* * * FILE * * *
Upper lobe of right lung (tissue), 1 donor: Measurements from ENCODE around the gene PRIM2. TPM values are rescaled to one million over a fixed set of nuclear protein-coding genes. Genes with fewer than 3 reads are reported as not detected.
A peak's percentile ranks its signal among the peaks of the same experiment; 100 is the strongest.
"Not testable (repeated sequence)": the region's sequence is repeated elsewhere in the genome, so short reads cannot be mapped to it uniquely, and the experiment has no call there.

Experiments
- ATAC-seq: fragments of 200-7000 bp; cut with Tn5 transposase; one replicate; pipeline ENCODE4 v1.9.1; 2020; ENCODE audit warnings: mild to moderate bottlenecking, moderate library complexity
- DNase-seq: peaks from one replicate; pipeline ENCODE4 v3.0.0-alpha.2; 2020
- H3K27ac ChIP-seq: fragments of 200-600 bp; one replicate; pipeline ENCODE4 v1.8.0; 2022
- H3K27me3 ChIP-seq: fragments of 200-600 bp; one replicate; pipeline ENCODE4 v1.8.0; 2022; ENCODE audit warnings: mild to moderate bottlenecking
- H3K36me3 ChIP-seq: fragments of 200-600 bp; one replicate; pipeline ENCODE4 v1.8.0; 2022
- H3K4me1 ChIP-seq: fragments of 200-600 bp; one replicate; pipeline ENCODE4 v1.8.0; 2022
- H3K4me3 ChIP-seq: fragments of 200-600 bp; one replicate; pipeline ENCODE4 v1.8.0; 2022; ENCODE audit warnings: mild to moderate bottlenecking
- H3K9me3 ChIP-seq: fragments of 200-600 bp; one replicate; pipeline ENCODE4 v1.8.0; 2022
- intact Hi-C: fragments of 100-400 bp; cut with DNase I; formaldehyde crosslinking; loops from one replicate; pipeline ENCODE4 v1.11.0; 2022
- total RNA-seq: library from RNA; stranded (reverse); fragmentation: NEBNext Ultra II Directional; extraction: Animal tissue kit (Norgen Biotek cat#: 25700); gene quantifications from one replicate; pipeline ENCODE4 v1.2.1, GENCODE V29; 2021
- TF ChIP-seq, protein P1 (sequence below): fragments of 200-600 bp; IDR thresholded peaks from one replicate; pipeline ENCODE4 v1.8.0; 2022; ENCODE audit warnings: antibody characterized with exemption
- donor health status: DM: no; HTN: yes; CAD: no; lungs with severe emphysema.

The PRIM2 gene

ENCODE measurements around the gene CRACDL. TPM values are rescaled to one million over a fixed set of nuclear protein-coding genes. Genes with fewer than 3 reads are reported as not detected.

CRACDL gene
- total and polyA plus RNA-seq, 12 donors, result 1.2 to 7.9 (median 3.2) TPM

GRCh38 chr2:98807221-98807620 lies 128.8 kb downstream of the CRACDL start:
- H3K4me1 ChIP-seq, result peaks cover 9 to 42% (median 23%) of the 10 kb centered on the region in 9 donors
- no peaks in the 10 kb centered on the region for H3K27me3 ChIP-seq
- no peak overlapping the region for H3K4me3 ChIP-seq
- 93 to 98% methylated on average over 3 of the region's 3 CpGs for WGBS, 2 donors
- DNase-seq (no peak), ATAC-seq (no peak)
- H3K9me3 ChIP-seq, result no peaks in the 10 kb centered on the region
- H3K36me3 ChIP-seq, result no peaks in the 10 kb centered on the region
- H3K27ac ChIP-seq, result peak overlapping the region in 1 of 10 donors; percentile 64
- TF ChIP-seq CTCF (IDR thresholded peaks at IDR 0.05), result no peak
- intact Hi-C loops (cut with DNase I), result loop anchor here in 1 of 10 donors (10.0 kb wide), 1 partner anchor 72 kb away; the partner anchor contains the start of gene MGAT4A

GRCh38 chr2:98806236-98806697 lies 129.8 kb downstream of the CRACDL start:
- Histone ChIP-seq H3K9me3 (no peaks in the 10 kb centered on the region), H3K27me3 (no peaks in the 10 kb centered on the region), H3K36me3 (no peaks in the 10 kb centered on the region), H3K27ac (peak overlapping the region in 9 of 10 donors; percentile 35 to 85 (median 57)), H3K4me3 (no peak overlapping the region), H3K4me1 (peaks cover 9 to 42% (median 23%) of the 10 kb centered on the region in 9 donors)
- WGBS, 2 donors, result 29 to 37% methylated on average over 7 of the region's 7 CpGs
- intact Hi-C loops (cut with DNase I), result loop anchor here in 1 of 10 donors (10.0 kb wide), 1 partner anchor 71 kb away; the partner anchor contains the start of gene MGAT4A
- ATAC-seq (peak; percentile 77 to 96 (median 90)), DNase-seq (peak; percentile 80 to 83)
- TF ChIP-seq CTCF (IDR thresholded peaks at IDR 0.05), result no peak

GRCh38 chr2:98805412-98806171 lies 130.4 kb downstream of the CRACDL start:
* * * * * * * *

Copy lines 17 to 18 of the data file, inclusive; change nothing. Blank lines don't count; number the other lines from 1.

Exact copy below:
The PRIM2 gene

ENCODE measurements around the gene CRACDL. TPM values are rescaled to one million over a fixed set of nuclear protein-coding genes. Genes with fewer than 3 reads are reported as not detected.